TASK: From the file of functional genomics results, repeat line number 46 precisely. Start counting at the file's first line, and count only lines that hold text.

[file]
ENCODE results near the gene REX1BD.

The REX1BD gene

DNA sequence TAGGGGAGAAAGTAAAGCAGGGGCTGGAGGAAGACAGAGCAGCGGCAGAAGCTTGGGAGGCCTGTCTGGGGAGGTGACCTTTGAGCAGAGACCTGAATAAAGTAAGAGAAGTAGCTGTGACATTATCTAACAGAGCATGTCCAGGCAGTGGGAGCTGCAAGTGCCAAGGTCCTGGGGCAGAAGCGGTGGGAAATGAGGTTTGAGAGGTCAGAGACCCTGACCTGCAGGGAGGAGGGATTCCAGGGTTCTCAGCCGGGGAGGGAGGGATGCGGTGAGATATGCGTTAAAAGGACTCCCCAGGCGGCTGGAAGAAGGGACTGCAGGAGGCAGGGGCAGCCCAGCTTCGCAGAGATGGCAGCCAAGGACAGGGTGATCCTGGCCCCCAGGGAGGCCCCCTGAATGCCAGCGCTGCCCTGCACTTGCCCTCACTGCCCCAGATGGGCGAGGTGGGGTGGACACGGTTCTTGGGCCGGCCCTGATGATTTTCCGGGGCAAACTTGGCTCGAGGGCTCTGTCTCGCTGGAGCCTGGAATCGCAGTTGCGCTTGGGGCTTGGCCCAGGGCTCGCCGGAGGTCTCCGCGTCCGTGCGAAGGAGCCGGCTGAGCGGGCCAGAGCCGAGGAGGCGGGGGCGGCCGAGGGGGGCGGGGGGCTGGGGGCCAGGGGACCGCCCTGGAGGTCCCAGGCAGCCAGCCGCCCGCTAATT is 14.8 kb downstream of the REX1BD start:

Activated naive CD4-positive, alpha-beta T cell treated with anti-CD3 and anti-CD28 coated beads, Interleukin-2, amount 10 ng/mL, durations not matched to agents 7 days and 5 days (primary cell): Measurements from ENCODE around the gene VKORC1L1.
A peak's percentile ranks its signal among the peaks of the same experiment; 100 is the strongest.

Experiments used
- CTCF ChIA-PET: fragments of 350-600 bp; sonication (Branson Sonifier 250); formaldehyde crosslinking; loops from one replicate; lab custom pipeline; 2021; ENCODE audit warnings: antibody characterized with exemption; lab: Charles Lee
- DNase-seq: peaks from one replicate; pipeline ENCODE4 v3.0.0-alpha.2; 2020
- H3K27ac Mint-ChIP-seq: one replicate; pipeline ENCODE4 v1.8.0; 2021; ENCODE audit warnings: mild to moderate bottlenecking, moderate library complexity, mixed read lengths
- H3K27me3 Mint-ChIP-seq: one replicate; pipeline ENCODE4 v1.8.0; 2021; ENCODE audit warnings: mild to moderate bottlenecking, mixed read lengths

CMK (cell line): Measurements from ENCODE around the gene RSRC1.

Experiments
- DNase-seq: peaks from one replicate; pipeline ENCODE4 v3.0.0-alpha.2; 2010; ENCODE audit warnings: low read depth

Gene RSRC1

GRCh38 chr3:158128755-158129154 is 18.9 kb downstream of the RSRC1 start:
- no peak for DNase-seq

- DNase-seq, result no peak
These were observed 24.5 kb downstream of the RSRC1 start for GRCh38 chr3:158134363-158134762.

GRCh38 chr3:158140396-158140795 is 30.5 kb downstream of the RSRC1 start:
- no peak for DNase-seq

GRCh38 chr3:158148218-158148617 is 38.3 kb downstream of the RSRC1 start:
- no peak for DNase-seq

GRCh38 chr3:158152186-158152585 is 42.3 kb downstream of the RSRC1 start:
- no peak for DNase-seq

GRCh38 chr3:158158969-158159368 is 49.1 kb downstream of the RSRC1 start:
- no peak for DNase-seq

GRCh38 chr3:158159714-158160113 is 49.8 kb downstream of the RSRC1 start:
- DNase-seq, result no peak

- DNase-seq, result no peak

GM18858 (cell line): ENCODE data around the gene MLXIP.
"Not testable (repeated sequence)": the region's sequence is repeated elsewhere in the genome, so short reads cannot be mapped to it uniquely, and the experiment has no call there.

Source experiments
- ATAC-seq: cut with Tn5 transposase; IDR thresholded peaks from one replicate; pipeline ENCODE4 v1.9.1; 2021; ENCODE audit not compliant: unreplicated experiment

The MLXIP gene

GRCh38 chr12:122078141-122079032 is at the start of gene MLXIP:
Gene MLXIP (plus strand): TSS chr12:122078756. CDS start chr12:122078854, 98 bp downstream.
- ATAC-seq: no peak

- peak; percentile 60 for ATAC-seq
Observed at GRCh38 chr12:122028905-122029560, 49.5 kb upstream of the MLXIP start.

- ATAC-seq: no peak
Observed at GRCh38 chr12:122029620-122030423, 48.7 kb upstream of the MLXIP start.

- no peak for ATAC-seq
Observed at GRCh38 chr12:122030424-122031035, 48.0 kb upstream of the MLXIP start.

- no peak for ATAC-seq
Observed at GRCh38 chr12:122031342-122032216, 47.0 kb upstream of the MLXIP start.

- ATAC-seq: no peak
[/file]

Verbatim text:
- ATAC-seq: no peak